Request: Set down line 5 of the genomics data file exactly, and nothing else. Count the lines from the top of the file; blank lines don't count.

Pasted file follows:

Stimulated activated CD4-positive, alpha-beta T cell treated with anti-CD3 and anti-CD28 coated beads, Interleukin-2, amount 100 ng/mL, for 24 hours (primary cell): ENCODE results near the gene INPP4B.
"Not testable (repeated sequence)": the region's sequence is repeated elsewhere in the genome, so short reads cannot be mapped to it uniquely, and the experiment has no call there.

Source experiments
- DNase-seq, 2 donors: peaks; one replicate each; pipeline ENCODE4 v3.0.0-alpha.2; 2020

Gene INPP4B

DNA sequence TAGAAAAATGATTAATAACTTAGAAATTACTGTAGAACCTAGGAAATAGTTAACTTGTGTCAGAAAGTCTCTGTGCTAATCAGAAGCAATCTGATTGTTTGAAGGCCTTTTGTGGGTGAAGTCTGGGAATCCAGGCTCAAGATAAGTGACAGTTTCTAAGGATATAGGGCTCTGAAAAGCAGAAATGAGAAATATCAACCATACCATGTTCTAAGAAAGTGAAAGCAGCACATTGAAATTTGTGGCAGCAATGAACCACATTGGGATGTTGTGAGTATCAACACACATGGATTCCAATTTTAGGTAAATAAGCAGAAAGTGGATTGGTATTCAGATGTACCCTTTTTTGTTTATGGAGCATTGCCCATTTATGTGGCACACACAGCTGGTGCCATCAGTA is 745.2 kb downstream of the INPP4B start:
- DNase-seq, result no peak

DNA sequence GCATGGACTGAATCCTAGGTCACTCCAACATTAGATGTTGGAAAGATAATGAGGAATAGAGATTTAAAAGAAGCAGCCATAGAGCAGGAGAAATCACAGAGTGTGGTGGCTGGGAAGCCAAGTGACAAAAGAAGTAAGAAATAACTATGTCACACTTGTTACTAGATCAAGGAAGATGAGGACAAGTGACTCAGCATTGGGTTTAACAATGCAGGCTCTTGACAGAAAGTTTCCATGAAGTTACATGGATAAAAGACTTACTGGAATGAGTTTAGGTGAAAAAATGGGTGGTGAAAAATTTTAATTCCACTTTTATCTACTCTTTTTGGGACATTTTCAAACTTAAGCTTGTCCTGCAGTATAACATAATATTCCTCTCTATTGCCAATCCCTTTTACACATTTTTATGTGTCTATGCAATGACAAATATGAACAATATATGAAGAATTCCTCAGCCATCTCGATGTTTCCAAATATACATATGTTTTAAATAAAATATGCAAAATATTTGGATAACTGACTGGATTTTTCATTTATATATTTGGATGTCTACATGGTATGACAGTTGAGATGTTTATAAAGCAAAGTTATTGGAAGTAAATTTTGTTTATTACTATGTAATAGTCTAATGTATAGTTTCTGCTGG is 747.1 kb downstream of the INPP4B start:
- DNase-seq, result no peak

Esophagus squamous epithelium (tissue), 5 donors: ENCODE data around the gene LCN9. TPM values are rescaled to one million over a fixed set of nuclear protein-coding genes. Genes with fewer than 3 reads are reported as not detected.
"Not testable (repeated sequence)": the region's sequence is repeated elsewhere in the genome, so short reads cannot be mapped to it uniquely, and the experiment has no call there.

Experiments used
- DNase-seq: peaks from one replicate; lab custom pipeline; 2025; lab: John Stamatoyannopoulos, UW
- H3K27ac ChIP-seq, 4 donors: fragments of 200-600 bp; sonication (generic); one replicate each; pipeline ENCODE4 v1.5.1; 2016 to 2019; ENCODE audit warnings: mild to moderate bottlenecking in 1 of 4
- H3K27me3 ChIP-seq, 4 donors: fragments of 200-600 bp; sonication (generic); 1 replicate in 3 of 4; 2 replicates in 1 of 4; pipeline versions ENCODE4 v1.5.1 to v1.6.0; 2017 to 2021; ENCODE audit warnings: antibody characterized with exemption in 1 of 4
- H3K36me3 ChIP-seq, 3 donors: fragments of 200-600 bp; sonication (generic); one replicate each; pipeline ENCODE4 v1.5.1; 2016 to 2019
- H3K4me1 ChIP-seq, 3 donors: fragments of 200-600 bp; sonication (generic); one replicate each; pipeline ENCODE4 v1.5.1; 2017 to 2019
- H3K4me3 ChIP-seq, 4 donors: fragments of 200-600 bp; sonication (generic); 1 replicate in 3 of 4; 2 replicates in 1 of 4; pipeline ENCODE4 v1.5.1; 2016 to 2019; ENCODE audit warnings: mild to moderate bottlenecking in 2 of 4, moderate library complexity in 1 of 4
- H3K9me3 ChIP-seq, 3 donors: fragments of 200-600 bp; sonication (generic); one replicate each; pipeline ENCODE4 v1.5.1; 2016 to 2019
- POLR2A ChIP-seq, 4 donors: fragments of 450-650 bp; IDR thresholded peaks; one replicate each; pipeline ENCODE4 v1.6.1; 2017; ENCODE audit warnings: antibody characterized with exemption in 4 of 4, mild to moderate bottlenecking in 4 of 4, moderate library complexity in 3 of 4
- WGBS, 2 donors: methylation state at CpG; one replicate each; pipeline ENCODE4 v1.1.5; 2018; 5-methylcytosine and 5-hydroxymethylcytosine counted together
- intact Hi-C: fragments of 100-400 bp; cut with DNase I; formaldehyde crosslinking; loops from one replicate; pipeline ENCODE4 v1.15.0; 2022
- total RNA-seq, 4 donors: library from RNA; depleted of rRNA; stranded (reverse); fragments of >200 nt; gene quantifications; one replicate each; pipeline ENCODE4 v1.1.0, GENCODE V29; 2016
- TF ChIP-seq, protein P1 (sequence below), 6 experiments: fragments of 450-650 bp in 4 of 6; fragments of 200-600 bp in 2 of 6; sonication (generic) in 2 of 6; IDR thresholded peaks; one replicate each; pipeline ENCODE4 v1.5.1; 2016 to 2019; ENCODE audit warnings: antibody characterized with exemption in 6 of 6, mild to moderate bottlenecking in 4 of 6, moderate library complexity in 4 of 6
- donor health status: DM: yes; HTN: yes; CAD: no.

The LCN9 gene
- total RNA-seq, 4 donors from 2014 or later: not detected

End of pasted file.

Gene INPP4B